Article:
Even as recently as the 1970s, women could be refused a mortgage without a male guarantor. Compare that to research from Simple Landlords Insurance (SLI) that women now account for 40% of landlords.
SLI surveyed more than 400 male and female landlords and 500 tenants from across the UK for their Women In Property report.
48% of female landlords set out to invest in property (compared to 61% of men). The rest fell into the category of “accidental landlords”. Approximately 25% rented their property out when they moved in with a partner; 20% either had a property they couldn’t sell or inherited one; and less than 10% purchased a property for a family member, such as a child going to university.
Unlike men who were more interested in the long-term capital gain, women were more interested in using the rent for a monthly income.
Women tend to have smaller portfolios and were less likely to undertake big renovation projects. They were also more likely to invest in property they would live in themselves.
Approaching 50% of female landlords have a mortgage for their properties and around 35% own them outright. The remainder have a mix of both.
61% of women use letting agents either solely for help in finding tenants or to manage the whole process.
35% of women inspected their properties every 2-6 months. Perhaps worryingly around 30% only inspected once a year or less. There were several reasons for this – in some cases, women felt that the inspections were intrusive for tenants they had good relationships with, but a small number of women had concerns for their safety and didn’t want to conduct an inspection alone.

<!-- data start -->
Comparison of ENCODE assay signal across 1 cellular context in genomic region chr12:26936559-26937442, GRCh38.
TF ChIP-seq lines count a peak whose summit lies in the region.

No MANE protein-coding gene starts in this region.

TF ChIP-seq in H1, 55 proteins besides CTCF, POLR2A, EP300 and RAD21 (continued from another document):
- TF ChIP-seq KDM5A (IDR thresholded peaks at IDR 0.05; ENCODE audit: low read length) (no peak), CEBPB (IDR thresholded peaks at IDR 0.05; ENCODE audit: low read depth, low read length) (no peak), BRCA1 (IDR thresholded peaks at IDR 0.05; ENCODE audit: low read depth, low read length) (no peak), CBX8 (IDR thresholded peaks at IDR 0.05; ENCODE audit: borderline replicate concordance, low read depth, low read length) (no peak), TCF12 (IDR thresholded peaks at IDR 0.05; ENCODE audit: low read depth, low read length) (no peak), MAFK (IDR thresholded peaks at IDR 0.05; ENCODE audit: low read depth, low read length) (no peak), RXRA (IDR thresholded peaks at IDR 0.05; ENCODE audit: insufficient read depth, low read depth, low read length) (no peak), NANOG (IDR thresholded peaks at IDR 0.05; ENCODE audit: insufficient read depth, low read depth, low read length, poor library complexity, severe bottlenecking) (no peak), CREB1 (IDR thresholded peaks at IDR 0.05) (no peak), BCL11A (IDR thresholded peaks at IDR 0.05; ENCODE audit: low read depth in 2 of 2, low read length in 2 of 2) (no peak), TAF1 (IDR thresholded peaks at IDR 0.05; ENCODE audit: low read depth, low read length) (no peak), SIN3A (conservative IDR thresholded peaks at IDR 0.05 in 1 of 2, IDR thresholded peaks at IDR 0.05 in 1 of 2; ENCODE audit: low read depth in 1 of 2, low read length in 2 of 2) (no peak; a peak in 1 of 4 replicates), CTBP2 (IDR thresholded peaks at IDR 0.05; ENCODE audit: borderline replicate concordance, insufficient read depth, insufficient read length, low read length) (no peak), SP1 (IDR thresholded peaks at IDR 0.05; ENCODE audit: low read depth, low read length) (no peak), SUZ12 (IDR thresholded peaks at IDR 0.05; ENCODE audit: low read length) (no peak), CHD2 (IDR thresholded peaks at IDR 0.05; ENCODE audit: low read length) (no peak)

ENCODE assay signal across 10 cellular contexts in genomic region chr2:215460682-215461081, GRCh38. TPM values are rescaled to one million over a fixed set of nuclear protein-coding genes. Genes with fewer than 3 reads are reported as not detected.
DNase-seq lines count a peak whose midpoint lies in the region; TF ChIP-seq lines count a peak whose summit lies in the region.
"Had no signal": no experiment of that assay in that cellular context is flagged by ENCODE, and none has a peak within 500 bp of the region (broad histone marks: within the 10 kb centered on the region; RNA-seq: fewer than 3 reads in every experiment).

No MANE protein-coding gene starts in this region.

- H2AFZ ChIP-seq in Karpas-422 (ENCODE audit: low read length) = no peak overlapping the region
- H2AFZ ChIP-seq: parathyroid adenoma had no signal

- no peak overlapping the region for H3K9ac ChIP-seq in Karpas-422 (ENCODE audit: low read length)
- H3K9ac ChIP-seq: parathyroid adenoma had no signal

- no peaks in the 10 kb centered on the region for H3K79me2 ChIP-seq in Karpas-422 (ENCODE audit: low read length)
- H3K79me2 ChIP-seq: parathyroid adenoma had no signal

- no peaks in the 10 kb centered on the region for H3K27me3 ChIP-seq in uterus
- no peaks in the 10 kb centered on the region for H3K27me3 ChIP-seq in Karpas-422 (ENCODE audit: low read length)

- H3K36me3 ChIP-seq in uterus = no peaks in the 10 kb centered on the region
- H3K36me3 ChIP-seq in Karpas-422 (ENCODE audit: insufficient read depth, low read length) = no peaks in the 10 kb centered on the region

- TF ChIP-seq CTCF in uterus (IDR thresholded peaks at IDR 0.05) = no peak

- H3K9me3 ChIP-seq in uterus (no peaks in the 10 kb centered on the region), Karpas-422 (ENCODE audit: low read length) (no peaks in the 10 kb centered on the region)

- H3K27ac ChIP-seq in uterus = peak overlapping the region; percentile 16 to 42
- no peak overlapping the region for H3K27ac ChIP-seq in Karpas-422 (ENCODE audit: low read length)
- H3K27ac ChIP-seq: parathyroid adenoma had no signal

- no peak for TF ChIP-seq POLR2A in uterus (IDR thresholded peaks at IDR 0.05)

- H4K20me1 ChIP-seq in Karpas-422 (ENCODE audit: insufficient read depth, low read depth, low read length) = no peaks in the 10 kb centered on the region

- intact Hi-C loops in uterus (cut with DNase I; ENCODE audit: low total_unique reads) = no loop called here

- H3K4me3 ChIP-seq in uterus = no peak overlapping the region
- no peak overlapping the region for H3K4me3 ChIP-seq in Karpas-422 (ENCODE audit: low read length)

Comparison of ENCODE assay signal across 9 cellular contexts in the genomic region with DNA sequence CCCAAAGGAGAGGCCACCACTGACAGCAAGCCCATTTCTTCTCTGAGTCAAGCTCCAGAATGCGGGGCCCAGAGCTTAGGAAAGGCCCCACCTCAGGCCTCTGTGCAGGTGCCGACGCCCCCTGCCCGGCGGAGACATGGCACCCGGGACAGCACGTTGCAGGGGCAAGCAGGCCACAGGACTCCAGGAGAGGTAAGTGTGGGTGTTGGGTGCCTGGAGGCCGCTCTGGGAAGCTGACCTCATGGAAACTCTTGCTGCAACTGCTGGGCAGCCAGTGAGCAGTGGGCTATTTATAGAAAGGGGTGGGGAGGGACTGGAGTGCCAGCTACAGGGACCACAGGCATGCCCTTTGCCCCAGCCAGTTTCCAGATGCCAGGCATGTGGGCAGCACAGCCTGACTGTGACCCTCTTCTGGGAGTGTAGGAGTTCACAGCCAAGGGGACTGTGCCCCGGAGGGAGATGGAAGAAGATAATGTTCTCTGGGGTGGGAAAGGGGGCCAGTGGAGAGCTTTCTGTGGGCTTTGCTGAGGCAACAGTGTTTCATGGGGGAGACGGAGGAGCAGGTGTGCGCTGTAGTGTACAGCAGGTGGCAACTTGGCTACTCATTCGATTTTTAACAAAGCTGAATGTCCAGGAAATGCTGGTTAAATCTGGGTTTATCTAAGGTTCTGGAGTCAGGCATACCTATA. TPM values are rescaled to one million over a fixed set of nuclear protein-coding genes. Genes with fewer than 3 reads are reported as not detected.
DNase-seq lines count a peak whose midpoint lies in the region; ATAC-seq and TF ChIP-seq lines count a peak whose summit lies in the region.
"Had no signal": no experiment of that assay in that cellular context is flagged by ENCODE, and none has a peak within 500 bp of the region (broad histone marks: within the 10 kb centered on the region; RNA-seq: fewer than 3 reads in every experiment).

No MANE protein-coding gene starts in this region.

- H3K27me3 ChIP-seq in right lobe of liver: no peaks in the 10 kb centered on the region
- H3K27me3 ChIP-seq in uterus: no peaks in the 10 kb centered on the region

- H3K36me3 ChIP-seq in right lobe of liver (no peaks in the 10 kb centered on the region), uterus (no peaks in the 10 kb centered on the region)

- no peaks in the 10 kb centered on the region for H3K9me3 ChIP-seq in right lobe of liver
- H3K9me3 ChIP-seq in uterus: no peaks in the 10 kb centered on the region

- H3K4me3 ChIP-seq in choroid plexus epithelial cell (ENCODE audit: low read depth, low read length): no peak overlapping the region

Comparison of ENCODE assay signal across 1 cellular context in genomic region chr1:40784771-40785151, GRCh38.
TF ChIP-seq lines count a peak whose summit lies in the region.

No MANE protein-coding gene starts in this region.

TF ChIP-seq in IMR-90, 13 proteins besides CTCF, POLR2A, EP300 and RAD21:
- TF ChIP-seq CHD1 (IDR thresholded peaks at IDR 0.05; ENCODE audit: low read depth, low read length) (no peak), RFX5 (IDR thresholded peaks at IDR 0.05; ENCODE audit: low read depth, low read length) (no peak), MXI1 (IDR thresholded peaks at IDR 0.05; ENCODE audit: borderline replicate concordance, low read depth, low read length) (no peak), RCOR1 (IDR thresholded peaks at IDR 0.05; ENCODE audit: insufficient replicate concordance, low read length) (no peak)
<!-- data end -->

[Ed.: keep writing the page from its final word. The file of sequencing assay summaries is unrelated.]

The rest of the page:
Most tenants didn’t mind whether their landlord was male or female. Where female landlords were preferred was because they were seen as being more sensitive to personal circumstances and would take more pride in the property they were renting out. Some tenants, however, believed that women were less likely to fix issues quickly and would be less diligent in complying with various regulations.
35% of female landlords said they would rent to housing benefit recipients and were more open to renting to pensioners, students and single employed tenants. However, there were concerns that tax changes would mean that rents would need to go up, pricing out some of their tenants. Some were also worried about the risks involved with universal credit being paid directly to tenants.